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Effects of growth hormone and insulin‐like growth factor I binding to natural killer cells

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Human growth hormone (GH) and insulin‐like growth factor I (IGF‐I) are known to bind to, and exert modulatory effects on, different immunocompetent cells, including CD16+/CD3– natural killer (NK) cells. NK cells are involved in various non‐major‐histocompatibility‐complex‐restricted actions of the immune system. Although no clinically significant defect in tumour or virus defence has been reported in GH‐deficient patients, the data available indicate decreased NK cell activity in these patients. In most studies, the absolute number and percentage of NK cells have been found to be normal. Substitution with GH has been reported to normalize the decreased NK cell activity in GH‐deficient patients. In a cross‐sectional study in GH‐deficient adults, decreased basal and interferon‐β (IFN‐β)‐stimulated NK cell activity was observed. In addition, IGF‐I was found to enhance basal and IFN‐β‐stimulated NK cell activity in vitro. Preliminary data on GH binding to NK cells indicate enhanced binding in GH‐deficient patients when compared with normal controls. □ Growth hormone deficiency, human growth hormone, insulin‐like growth factor I, natural killer cell activity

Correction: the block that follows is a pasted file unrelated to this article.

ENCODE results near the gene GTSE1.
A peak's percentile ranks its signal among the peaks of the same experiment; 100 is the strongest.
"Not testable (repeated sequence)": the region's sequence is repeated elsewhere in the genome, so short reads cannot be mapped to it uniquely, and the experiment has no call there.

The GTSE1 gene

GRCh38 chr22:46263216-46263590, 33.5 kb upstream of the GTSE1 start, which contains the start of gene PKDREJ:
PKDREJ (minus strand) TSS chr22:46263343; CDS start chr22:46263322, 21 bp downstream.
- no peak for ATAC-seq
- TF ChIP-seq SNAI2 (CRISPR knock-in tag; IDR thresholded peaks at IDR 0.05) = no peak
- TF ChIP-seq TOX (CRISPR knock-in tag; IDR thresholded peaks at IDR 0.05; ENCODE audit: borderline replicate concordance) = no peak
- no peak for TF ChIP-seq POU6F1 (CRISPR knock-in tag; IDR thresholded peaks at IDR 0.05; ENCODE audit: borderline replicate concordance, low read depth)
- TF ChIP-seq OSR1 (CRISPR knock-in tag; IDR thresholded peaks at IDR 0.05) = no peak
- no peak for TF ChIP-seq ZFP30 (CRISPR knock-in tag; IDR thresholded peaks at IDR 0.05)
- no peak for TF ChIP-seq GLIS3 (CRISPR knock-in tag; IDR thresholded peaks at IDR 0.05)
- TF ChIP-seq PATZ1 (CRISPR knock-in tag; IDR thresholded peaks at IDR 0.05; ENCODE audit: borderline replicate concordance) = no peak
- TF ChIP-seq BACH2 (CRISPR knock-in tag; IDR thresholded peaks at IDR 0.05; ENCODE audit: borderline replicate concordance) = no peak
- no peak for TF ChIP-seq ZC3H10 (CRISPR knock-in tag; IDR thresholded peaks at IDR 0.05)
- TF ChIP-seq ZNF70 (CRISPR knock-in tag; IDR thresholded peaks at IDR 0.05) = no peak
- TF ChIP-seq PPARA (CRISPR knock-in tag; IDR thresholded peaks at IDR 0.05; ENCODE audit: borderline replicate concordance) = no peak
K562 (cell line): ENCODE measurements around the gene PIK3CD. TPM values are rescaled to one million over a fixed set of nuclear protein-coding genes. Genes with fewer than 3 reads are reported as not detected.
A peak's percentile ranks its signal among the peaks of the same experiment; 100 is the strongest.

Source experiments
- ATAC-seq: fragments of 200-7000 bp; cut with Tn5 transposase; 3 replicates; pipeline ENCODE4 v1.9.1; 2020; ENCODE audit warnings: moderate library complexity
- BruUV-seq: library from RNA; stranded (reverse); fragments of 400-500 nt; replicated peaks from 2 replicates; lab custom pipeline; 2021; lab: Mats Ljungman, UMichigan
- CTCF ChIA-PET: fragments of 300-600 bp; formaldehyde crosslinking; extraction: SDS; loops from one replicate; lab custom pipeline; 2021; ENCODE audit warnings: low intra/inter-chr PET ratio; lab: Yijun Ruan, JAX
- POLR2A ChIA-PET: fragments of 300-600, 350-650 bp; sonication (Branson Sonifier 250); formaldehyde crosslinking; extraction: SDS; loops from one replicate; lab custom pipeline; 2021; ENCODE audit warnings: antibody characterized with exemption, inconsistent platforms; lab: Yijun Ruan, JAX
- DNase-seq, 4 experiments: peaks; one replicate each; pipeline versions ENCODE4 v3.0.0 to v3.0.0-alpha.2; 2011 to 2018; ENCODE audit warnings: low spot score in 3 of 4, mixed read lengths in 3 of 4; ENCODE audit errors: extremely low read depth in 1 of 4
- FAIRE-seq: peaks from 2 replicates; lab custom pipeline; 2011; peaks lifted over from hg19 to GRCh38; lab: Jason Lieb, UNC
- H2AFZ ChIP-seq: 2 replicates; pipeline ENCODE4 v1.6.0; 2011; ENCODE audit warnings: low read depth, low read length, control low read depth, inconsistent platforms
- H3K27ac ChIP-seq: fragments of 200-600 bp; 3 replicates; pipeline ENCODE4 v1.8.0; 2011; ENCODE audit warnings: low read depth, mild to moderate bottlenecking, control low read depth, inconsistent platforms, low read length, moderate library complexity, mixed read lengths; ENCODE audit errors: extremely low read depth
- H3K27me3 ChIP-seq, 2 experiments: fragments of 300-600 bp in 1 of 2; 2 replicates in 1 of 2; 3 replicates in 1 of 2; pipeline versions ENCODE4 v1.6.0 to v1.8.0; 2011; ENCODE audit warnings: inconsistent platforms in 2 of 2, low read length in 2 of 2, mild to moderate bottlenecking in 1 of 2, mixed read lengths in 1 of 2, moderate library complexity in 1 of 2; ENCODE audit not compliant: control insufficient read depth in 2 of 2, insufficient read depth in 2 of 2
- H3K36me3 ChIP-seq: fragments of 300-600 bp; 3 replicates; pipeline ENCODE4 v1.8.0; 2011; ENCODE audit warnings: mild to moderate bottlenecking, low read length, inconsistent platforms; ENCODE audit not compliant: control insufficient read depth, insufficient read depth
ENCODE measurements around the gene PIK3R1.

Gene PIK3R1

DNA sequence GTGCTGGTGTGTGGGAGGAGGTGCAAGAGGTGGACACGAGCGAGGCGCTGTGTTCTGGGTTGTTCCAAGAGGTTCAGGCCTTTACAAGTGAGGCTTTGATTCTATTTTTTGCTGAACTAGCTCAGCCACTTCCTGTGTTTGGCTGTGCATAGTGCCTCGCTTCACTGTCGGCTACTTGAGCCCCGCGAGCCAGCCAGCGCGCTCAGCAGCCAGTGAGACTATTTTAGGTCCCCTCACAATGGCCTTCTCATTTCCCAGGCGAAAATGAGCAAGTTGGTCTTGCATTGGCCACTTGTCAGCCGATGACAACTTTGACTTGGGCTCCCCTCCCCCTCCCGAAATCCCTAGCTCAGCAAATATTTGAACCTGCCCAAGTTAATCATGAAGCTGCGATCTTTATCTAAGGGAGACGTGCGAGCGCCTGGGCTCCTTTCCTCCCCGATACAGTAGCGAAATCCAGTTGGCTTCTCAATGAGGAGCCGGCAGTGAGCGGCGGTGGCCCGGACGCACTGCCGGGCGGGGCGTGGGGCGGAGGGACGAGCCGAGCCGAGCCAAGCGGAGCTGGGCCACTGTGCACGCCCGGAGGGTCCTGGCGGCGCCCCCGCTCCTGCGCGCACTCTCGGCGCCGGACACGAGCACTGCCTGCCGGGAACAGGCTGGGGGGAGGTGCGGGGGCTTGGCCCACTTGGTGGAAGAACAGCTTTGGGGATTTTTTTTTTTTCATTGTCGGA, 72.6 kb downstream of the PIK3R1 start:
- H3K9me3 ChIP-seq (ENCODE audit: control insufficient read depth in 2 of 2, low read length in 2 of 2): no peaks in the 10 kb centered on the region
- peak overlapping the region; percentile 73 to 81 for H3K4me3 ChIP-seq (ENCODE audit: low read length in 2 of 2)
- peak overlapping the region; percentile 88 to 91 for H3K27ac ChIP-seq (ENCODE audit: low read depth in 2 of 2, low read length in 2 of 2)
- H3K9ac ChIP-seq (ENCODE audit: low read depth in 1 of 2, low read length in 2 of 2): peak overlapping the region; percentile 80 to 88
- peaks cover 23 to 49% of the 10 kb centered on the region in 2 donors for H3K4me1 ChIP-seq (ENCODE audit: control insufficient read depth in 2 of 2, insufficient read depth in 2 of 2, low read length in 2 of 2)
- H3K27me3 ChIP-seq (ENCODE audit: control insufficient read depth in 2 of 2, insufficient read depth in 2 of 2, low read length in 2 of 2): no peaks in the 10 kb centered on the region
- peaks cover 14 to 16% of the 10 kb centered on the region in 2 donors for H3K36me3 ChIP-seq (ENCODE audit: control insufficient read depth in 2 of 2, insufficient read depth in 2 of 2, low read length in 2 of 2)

Document Type: Short Communication


Affiliations: 1: Innenstadt University Hospital, Klinikum Grosshadern, Munich, Germany 2: Second Department of Medicine, Klinikum Grosshadern, Munich, Germany

Publication date: November 1, 1997

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